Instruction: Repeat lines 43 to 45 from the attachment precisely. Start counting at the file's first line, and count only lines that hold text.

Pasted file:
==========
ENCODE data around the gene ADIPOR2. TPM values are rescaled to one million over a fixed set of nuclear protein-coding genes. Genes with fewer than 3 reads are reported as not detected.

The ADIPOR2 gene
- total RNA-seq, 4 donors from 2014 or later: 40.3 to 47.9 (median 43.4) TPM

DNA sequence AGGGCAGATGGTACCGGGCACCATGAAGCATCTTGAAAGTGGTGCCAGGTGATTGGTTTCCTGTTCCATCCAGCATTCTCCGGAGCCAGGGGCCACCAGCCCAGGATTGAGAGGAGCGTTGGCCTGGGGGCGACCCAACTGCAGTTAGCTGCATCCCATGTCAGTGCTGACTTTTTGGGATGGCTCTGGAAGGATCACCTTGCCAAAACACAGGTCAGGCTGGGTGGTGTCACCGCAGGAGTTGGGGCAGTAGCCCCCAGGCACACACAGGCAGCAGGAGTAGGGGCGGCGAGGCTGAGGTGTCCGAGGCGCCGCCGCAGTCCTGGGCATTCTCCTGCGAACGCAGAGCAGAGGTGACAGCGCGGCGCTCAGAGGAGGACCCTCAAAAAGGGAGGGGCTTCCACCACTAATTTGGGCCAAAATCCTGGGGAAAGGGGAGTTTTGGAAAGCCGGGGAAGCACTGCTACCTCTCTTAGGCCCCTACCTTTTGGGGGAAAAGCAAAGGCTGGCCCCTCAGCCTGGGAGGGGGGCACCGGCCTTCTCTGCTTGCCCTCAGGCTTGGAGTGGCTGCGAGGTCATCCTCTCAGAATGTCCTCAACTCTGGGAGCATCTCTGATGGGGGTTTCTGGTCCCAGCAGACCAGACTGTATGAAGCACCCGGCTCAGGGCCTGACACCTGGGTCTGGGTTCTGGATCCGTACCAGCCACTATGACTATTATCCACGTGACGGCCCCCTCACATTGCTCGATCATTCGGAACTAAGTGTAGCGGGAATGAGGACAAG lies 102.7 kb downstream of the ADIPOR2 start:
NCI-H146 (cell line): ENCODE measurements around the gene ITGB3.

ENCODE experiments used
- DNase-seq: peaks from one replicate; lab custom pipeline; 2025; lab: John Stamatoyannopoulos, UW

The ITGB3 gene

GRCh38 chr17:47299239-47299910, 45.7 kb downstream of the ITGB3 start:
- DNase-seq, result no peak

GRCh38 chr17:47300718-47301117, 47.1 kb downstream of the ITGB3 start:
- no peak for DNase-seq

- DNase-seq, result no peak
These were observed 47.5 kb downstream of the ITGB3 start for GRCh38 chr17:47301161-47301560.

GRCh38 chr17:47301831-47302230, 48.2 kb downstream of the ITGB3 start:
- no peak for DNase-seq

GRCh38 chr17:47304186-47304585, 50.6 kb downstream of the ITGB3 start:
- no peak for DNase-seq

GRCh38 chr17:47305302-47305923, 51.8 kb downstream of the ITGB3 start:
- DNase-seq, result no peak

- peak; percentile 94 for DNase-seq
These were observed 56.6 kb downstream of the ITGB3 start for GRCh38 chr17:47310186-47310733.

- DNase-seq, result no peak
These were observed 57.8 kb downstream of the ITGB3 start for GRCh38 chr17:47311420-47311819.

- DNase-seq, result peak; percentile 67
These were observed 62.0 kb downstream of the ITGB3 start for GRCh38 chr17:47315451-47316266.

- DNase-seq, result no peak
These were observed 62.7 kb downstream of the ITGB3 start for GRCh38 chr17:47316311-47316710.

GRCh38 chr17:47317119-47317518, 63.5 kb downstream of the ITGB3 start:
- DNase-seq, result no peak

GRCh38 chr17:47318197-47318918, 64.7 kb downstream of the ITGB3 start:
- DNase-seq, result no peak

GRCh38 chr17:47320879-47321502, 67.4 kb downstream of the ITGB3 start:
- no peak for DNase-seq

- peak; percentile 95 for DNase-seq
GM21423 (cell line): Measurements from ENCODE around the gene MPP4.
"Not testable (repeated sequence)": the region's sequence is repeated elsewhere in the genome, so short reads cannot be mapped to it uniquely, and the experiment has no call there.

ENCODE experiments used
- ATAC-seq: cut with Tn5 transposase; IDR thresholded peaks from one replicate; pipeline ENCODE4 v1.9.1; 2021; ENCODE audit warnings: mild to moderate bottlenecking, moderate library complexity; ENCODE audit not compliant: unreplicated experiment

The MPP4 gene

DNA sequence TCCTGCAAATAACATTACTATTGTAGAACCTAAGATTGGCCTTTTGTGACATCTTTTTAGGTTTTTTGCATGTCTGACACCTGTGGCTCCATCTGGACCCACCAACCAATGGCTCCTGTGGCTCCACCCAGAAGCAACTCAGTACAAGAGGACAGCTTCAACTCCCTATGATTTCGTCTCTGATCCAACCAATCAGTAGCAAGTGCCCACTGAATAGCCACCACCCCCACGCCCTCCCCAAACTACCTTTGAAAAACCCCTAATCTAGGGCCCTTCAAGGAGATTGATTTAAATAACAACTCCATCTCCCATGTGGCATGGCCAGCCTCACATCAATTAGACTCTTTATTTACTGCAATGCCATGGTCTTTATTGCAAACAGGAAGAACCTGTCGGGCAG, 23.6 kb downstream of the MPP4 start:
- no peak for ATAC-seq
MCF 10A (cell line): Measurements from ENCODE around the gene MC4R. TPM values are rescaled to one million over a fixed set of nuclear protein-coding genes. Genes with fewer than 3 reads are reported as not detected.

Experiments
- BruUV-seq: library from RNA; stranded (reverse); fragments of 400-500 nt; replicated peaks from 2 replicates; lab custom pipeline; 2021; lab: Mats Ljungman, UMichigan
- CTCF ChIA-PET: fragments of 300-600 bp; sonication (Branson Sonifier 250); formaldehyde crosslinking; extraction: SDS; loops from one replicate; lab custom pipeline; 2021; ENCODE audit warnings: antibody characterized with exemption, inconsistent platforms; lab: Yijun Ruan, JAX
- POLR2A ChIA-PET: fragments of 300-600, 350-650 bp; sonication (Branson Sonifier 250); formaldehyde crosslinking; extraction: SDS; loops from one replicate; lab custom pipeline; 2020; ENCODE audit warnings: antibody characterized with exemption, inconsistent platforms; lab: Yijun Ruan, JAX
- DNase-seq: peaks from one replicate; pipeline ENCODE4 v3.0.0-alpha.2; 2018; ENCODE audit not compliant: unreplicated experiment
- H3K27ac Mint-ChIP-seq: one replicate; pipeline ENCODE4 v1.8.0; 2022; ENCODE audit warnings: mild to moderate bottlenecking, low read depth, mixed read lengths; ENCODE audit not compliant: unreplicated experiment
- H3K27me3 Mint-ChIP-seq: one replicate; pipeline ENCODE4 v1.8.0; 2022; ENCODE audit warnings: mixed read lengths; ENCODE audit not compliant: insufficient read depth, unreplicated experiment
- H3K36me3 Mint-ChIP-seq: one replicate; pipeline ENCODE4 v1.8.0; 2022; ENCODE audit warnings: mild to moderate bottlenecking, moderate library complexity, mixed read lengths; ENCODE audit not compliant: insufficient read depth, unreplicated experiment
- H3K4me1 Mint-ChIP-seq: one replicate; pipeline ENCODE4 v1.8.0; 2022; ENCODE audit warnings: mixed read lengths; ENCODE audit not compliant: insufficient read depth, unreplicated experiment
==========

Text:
MCF 10A (cell line): Measurements from ENCODE around the gene MC4R. TPM values are rescaled to one million over a fixed set of nuclear protein-coding genes. Genes with fewer than 3 reads are reported as not detected.

Experiments
- BruUV-seq: library from RNA; stranded (reverse); fragments of 400-500 nt; replicated peaks from 2 replicates; lab custom pipeline; 2021; lab: Mats Ljungman, UMichigan